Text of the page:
Chemical maker DuPont Co. said it planned to cut 1,500 jobs and close four facilities in Europe in a restructuring of its performance coatings business. DuPont executives said the restructuring would reduce annual costs by about $165 million. The Wilmington, Del.-based company anticipates taking a pretax charge of as much as $165 million in the first quarter. The company also raised its profit guidance for the first quarter and the year.
BUSINESS
January 12, 2006 | From Associated Press
DuPont warned Wednesday that its fourth-quarter earnings would be less than half of what it had predicted because of the effects of last year's Gulf Coast hurricanes, worse-than-expected business performance and higher raw-material costs. The company also predicted that raw-material costs would rise further in 2006. The news sent Wilmington, Del.-based DuPont's stock down more than 3%. DuPont CEO and Chairman Charles O. Holliday Jr.
BUSINESS
December 15, 2005 | Marla Cone, Times Staff Writer
Chemical giant DuPont Co. will pay the largest administrative fine in the history of the Environmental Protection Agency to settle charges that it hid information for more than 20 years indicating that a compound used to make Teflon poses a substantial threat to human health. Without admitting any guilt or liability, DuPont has agreed to pay $16.5 million, including a $10.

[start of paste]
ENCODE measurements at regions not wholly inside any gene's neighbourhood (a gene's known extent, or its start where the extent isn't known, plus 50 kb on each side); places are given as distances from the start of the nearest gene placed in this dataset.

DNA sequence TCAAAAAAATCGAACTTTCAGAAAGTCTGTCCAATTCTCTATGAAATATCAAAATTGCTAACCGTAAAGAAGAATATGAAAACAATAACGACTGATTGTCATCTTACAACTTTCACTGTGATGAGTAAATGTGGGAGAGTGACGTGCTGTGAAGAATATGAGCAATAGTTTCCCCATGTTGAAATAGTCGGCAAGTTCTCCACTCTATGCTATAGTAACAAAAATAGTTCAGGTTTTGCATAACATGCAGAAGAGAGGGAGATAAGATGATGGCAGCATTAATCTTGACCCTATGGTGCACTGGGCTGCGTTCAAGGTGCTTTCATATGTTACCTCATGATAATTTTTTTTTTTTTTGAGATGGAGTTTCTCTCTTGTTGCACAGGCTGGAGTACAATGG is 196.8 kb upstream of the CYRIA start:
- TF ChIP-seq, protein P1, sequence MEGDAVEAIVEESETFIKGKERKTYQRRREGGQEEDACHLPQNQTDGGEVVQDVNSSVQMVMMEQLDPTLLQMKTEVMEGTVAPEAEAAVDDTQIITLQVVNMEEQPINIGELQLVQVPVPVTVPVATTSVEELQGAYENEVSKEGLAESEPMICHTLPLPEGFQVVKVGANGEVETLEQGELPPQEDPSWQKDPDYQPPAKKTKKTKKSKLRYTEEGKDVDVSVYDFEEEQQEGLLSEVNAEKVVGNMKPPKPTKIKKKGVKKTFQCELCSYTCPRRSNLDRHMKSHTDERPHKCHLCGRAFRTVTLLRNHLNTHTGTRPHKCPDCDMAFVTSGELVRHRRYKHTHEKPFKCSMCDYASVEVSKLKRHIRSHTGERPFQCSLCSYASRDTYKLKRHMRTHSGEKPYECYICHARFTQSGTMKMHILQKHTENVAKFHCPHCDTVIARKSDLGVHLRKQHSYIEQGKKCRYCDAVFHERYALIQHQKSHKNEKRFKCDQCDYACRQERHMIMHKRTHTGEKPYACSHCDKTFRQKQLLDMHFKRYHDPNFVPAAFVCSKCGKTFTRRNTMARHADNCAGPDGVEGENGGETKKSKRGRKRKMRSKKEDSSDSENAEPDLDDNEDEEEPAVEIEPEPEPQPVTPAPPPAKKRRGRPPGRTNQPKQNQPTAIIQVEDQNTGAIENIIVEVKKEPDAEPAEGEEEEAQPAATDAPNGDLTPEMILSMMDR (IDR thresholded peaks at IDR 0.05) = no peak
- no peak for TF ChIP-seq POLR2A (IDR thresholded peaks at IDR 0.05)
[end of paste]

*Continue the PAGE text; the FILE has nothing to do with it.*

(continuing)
BUSINESS
December 6, 2005 | Myron Levin, Times Staff Writer
A federal appeals court in San Francisco on Monday reinstated a string of racketeering suits that charge chemical giant DuPont with hiding evidence about a widely used fungicide so it could settle crop-loss cases on the cheap. The ruling by the U.S. 9th Circuit Court of Appeals was a victory for six nursery operators in Hawaii and a setback for E.I. DuPont de Nemours & Co., which has paid $1.
BUSINESS
April 27, 2005 | From Bloomberg News
Lockheed Martin Corp. said Tuesday that first-quarter profit rose 27% after margins widened in space and aircraft programs. The company raised its 2005 sales and earnings forecasts. Net income climbed to $369 million, or 83 cents a share, from $291 million, or 65 cents, a year earlier, the Bethesda, Md.-based company said. Sales rose 1.7% to $8.5 billion, the smallest gain in three years.
BUSINESS
December 24, 2004 | From Bloomberg News